"Timely and sympathetic . . . a work of impassioned advocacy."         --People A hundred years ago, women were lacing themselves into corsets and teaching their daughters to do the same. The ideal of the day, however, was inner beauty: a focus on good deeds and a pure heart. Today American women have more social choices and personal freedom than ever before. But fifty-thre "Timely and sympathetic . . . a work of impassioned advocacy."         --People A hundred years ago, women were lacing themselves into corsets and teaching their daughters to do the same. The ideal of the day, however, was inner beauty: a focus on good deeds and a pure heart. Today American women have more social choices and personal freedom than ever before. But fifty-three percent of our girls are dissatisfied with their bodies by the age of thirteen, and many begin a pattern of weight obsession and dieting as early as eight or nine. Why? In The Body Project, historian Joan Jacobs Brumberg answers this question, drawing on diary excerpts and media images from 1830 to the present. Tracing girls' attitudes toward topics ranging from breast size and menstruation to hair, clothing, and cosmetics, she exposes the shift from the Victorian concern with inner beauty to our modern focus on outward appearance--in particular, the desire to be model-thin and sexy. Compassionate, insightful, and gracefully written, The Body Project explores the gains and losses adolescent girls have inherited since they shed the corset and the ideal of virginity for a new world of sexual freedom and consumerism--a world in which the body is their primary project. "Joan Brumberg's book offers us an insightful and entertaining history behind the destructive mantra of the '90s--'I hate my body!'" --Katie Couric

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3.2/5

Wide Sargasso Sea by Jean Rhys

Wide Sargasso Sea, a masterpiece of modern fiction, was Jean Rhys’s return to the literary center stage. She had a startling early career and was known for her extraordinary prose and haunting women characters. With Wide Sargasso Sea, her last and best-selling novel, she ingeniously brings into light one of fiction’s most fascinating characters: the madwoman in the attic f Wide Sargasso Sea, a masterpiece of modern fiction, was Jean Rhys’s return to the literary center stage. She had a startling early career and was known for her extraordinary prose and haunting women characters. With Wide Sargasso Sea, her last and best-selling novel, she ingeniously brings into light one of fiction’s most fascinating characters: the madwoman in the attic from Charlotte Brontë’s Jane Eyre. This mesmerizing work introduces us to Antoinette Cosway, a sensual and protected young woman who is sold into marriage to the prideful Mr. Rochester. Rhys portrays Cosway amidst a society so driven by hatred, so skewed in its sexual relations, that it can literally drive a woman out of her mind. A new introduction by the award-winning Edwidge Danticat, author most recently of Claire of the Sea Light, expresses the enduring importance of this work. Drawing on her own Caribbean background, she illuminates the setting’s impact on Rhys and her astonishing work.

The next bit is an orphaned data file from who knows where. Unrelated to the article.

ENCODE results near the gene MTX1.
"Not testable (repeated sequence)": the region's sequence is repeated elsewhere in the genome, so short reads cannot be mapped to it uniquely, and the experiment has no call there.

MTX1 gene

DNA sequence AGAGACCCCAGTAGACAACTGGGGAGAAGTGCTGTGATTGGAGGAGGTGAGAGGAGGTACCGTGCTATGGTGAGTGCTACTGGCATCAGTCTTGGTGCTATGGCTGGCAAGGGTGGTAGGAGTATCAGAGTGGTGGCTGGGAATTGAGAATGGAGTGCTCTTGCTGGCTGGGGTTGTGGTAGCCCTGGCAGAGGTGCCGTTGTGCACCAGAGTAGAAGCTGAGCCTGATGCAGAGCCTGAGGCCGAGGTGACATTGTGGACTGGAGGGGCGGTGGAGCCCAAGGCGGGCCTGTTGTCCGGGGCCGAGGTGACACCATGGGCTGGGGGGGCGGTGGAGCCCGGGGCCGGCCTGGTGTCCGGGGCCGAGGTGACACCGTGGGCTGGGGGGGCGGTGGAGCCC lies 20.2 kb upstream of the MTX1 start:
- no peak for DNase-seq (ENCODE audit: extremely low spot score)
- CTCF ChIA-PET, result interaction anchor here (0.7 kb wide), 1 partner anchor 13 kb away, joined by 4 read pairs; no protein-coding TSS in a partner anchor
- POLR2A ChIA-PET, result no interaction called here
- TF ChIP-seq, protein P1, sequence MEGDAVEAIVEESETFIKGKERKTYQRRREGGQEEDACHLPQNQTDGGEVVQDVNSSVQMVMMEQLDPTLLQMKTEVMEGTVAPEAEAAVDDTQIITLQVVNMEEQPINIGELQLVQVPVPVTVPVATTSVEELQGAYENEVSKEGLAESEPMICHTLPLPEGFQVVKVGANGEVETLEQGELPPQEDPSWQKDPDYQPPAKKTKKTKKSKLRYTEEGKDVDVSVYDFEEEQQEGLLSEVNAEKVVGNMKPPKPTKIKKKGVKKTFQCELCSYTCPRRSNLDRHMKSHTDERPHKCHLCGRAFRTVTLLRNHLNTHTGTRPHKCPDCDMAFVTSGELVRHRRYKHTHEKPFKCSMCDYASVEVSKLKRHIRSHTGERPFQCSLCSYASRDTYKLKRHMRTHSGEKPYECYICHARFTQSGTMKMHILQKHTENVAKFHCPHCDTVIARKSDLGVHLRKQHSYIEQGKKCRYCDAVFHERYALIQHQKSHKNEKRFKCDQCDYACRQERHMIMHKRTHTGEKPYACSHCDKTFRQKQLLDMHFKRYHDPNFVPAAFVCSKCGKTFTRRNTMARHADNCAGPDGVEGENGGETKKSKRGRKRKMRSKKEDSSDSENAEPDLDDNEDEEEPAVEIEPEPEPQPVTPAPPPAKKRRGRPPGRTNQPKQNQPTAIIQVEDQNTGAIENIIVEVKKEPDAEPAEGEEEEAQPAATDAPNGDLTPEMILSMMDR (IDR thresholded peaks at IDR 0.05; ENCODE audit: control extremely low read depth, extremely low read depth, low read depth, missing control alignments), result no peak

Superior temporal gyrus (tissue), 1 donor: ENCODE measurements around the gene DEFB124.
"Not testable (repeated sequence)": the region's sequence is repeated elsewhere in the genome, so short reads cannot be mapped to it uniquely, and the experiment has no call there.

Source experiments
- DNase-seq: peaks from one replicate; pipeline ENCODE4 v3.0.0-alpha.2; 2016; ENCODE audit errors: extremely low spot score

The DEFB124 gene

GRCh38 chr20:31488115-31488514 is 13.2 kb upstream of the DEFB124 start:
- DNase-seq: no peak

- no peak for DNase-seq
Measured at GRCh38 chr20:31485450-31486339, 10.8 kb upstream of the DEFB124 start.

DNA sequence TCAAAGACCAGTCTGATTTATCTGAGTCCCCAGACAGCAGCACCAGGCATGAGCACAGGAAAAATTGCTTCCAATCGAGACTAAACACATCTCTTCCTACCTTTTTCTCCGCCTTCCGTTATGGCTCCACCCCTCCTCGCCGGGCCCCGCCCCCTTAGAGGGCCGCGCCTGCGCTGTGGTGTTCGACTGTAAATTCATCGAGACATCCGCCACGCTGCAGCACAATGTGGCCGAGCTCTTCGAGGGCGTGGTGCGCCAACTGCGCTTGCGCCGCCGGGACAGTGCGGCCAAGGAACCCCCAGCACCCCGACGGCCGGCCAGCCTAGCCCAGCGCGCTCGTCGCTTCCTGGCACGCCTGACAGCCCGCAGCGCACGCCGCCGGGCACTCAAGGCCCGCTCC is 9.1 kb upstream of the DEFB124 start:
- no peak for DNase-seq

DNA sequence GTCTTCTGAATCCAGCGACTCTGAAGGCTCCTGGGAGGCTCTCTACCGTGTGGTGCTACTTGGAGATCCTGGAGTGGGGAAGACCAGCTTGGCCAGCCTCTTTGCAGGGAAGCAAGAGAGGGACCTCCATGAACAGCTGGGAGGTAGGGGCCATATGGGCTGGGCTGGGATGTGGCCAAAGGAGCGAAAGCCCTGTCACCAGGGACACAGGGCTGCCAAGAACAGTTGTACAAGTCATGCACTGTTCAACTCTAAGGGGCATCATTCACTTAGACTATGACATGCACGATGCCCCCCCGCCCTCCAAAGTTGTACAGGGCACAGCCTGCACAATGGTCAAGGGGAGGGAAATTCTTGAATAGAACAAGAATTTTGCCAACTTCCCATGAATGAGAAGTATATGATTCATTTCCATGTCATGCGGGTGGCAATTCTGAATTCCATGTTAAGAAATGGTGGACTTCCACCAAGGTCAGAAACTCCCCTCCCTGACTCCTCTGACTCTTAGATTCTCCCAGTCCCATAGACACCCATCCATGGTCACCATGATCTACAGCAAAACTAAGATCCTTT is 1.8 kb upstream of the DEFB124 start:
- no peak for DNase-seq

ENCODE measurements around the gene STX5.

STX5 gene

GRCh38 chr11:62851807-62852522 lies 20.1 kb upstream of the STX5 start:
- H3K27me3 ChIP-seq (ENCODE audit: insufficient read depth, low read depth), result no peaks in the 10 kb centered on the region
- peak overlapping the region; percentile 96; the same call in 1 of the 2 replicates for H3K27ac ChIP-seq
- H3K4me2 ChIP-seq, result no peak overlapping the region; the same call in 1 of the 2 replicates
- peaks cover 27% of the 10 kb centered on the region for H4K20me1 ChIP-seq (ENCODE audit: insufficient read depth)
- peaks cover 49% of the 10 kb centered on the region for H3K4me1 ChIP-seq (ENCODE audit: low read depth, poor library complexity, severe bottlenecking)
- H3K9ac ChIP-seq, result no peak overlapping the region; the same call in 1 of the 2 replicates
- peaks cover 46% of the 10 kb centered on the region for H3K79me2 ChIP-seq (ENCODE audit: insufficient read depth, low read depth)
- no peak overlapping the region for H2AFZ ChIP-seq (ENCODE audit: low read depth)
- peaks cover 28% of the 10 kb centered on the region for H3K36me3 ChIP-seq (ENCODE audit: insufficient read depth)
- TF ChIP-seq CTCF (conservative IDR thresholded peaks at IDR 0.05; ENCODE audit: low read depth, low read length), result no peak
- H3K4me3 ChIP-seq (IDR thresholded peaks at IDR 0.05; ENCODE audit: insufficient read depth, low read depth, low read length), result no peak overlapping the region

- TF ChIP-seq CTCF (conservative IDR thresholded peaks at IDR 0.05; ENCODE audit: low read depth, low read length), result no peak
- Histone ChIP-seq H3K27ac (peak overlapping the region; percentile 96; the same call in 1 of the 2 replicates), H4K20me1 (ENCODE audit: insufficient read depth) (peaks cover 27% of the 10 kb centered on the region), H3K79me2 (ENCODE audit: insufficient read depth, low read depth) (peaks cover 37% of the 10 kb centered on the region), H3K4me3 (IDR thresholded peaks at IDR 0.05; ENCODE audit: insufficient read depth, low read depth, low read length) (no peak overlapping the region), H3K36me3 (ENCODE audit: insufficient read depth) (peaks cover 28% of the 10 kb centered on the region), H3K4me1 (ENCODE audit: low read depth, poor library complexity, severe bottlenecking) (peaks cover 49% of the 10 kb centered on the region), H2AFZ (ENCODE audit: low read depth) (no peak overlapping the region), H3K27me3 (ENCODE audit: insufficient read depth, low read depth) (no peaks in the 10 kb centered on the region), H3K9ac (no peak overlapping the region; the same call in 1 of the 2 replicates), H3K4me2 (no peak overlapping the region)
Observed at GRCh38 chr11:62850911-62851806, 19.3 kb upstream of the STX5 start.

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3.8/5

Gender Trouble: Feminism and the Subversion of Identity by Judith Butler

Since its publication in 1990, Gender Trouble has become one of the key works of contemporary feminist theory, and an essential work for anyone interested in the study of gender, queer theory, or the politics of sexuality in culture. This is the text where Judith Butler began to advance the ideas that would go on to take life as "performativity theory," as well as some of Since its publication in 1990, Gender Trouble has become one of the key works of contemporary feminist theory, and an essential work for anyone interested in the study of gender, queer theory, or the politics of sexuality in culture. This is the text where Judith Butler began to advance the ideas that would go on to take life as "performativity theory," as well as some of the first articulations of the possibility for subversive gender practices, and she writes in her preface to the 10th anniversary edition released in 1999 that one point of Gender Trouble was "not to prescribe a new gendered way of life [...] but to open up the field of possibility for gender [...]" Widely taught, and widely debated, Gender Trouble continues to offer a powerful critique of heteronormativity and of the function of gender in the modern world.